The Entrapments of Form: Cruelty and Modern Literature

The Entrapments of Form: Cruelty and Modern Literature

The Entrapments of Form: Cruelty and Modern Literature

The Entrapments of Form: Cruelty and Modern Literature

Synopsis

Arguing that cruelty acquires a new meaning in modernity, The Entrapments of Form follows its evolution through exchanges between French and American literature over the contradictions of Enlightenment (slavery, genocide, libertine aristocratic privilege). Catherine Toal traces Edgar Allan Poe's influence on the Sadean legacy, Melville's fictional dramatization of Tocqueville, and Henry James's response to the aesthetic of his French contemporaries, including Flaubert. The result is not simply a work that provides close readings of key literary texts of the nineteenth century-Benito Cereno, The Turn of the Screw, Maldoror-but one that shows how in this era cruelty develops a specific narrative structure, one that is confirmed by the manner of its negation in twentieth-century philosophy. The final chapters address this shift: the postwar French reception of Sade and the relationship between American cultural theory and the rhetoric of the so-called war on terror.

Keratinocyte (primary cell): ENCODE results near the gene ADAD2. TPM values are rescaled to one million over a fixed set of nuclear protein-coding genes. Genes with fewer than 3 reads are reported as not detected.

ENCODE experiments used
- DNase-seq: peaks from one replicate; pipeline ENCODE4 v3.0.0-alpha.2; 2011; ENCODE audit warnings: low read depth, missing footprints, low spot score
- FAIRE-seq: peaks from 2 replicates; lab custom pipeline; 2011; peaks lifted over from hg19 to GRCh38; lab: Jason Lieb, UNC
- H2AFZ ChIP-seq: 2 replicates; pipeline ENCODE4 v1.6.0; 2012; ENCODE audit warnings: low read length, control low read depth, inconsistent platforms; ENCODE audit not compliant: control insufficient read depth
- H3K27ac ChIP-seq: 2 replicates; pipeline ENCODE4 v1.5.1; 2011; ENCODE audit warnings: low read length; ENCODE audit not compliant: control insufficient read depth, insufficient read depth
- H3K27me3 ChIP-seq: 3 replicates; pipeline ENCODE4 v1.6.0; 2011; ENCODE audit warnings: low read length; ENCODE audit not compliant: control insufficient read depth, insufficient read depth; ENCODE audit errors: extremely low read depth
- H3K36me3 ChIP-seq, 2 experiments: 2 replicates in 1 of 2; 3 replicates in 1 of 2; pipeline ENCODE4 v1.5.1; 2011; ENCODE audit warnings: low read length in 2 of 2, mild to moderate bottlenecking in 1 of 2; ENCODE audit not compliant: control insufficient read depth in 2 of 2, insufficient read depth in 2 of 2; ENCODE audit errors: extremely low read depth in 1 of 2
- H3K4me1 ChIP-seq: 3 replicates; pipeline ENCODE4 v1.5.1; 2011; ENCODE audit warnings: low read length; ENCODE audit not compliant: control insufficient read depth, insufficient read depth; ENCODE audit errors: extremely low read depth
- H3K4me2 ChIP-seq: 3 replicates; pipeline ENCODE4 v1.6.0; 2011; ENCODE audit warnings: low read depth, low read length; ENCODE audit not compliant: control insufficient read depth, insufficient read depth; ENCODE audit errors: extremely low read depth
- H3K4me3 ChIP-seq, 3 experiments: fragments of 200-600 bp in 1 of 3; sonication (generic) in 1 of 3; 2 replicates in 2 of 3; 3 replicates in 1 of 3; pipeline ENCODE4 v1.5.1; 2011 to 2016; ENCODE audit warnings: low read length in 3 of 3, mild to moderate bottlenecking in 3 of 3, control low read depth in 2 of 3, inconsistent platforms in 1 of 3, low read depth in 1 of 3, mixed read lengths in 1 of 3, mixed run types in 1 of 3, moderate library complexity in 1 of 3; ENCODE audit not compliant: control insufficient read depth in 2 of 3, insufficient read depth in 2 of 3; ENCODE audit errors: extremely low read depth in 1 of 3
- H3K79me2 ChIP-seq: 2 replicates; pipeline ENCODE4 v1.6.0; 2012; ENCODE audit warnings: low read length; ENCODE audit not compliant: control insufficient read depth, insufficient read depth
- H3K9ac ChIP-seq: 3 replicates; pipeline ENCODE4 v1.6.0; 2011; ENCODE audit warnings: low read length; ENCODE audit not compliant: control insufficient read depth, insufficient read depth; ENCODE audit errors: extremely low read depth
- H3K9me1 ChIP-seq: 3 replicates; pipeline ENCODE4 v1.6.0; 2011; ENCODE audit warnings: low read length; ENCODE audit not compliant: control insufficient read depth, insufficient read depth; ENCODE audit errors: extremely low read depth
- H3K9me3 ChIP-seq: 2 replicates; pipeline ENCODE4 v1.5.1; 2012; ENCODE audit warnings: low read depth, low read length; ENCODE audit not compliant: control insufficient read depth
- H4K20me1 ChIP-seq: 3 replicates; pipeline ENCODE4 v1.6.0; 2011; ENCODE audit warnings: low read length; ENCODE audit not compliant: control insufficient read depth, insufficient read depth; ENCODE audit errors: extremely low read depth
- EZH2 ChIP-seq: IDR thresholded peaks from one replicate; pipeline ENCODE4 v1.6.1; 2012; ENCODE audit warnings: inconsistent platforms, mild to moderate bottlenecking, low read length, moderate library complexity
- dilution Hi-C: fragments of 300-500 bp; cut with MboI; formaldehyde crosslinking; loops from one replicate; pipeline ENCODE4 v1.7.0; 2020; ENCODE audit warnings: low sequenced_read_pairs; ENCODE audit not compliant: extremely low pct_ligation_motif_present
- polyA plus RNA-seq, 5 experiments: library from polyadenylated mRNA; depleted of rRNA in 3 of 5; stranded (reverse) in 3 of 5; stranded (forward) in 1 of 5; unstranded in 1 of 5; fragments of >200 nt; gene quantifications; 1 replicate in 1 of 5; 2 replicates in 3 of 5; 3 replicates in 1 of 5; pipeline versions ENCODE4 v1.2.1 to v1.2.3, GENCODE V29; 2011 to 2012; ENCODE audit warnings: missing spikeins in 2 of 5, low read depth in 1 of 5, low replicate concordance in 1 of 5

Excerpt

In remarks on his manifestos for the theater, Antonin Artaud complained that “when I said the word ‘cruelty,’ everyone immediately took it to mean ‘blood.’” His protest contains a brief history of his chosen term. Firstly, the supposed misunderstandings of his intention carry etymological echoes. Clément Rosset reminds us that “cruor, from which crudelis (cruel) is derived, as well as crudus (raw, undigested, indigestible) designates flayed and bleeding flesh.” As Artaud’s synonym suggests, cruelty can also denote a state or condition, one predicated at the very least on an analogy with physical suffering. the speech act Artaud performs at the same time alludes to the extreme violence—and the dyad of victim and perpetrator—often inextricable from cruelty. His criticism of the wantonness of the audience conjures up the relish assumed to attend its infliction. Claiming the position of injured party, Artaud effects a polemical reversal characteristic of the word’s deployment: initially “everyone” believed he meant “blood”— now, he retaliates. Finally, his very attempt to maneuver the noun toward a new meaning sketches the possibility of an abstract usage, but alongside this, the stubborn, perhaps ineradicable persistence of a corporeal overtone.

If we ask where “cruelty” originated, the answer, reverberating with a well-known proverb, is Rome. This response refers not only to the linguistic provenance of our English word, but emerges from the relative infrequency of cognates in Ancient Greek poetry and prose. Neither does an evocation of Rome refer merely to the inherited image of an imperium famed for spectacles combining fatal . . .

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